Counseling Service

Helping Students in Distress

If you believe a student may be at immediate risk, please call Campus Police at 911 or (301) 405-3333.

Has this ever happened to you?

  • A student comes to your office and is obviously intoxicated and disruptive.
  • A student reveals to you that he/she is having thoughts of suicide.
  • A student, obviously upset, tells you that despite her third-year standing she is thinking about changing her academic major for the third time.
  • A student, who is usually well-prepared for class begins to miss class, fails to complete assignments, and becomes inattentive to hygiene and personal appearance.

To consult with a Counseling Center professional about a non-emergency student issue, please call the Faculty/Staff warmline at (301) 314-7651.

The Problem

College students often experience high levels of stress. Most students successfully cope with university life; however, some become overwhelmed. A significant number of college students have their education and personal lives disrupted by psychological problems. When psychological difficulties go untreated, the results can be serious and include academic failure and even withdrawal from the university.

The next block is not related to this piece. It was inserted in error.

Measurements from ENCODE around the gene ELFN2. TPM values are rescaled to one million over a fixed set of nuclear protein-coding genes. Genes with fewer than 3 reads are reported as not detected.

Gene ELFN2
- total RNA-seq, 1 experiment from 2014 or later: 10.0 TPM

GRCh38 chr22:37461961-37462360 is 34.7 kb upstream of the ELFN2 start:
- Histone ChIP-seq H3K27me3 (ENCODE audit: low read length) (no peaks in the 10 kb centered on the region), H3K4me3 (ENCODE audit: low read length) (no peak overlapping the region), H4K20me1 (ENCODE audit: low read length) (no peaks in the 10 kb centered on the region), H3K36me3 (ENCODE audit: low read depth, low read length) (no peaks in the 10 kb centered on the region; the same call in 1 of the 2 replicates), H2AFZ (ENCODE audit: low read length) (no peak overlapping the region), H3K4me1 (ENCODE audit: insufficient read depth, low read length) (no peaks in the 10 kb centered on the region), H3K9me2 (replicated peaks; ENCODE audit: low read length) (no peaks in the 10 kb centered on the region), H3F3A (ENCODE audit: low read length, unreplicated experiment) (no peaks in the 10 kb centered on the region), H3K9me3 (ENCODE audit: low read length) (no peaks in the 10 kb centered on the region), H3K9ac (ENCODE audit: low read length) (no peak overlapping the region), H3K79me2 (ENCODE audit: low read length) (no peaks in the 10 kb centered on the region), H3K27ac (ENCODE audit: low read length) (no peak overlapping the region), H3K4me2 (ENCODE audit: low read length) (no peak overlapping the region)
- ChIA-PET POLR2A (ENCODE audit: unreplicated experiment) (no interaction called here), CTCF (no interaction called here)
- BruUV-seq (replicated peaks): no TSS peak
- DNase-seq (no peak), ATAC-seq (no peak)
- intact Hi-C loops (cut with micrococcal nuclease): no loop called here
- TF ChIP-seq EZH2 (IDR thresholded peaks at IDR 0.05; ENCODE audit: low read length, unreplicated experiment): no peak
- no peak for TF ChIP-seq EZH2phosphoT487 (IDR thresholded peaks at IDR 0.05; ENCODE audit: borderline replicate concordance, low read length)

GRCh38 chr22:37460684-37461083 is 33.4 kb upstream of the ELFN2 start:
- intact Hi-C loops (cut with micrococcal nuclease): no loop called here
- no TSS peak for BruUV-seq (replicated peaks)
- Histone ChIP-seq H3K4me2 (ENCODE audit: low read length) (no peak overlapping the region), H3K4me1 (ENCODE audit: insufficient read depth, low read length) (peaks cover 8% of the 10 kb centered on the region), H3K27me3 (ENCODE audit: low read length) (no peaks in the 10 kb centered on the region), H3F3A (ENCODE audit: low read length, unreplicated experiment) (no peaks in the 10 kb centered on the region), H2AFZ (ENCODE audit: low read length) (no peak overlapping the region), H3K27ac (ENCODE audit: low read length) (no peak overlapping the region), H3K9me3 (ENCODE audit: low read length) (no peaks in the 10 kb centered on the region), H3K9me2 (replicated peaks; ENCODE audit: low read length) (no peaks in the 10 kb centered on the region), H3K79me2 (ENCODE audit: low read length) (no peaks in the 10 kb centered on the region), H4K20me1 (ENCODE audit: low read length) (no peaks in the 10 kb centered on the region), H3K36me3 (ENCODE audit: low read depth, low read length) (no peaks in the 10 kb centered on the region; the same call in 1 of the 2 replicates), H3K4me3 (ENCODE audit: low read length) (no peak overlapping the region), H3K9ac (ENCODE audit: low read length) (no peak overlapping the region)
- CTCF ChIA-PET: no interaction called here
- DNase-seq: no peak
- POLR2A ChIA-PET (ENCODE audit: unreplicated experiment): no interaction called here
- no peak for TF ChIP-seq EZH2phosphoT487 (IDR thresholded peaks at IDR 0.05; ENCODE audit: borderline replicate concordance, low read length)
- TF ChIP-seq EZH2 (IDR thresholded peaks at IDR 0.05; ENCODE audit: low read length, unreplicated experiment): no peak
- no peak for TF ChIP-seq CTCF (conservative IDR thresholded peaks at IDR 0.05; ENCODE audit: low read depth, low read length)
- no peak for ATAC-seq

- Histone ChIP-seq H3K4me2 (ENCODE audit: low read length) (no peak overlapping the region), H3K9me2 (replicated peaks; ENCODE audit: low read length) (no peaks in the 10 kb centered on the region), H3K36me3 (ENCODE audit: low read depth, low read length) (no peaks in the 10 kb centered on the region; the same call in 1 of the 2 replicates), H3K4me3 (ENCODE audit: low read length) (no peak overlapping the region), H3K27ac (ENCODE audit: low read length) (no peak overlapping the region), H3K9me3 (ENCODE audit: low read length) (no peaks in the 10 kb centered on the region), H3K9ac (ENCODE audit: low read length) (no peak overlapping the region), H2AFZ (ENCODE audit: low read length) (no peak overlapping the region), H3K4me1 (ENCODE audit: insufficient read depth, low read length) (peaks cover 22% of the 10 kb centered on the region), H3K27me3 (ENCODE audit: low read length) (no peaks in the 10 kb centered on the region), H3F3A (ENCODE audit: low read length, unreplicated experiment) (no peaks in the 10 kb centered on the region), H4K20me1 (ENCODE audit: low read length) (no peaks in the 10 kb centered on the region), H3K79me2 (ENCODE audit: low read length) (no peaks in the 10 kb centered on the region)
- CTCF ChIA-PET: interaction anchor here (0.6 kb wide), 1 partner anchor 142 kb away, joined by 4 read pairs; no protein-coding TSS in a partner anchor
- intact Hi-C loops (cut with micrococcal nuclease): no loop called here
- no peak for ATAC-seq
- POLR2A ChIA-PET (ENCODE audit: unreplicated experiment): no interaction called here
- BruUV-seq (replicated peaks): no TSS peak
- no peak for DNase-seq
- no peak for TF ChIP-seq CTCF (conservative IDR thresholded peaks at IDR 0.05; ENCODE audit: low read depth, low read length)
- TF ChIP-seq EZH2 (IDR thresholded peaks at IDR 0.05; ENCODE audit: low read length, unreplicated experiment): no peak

Most psychological problems – even the more serious disorders such as depression, anxiety disorders, bipolar disorder and post-traumatic stress – have high rates of recovery if appropriate help is received in time. Unfortunately, many students fail to get the help they need for any number of reasons, including lack of knowledge about the early signs of psychological difficulties, denial, and lack of information about campus resources that can provide help.

Your Role

Faculty and staff play a key role in identifying and responding to distressed students. As a faculty or staff member, you often get the first glimpse of students in trouble and may be the first person who students turn to for help. Responding to students in distress, however, can be confusing and overwhelming. Counseling Center staff psychologists, academic skills counselors and disability support specialists are prepared to assist you in responding to students in distress.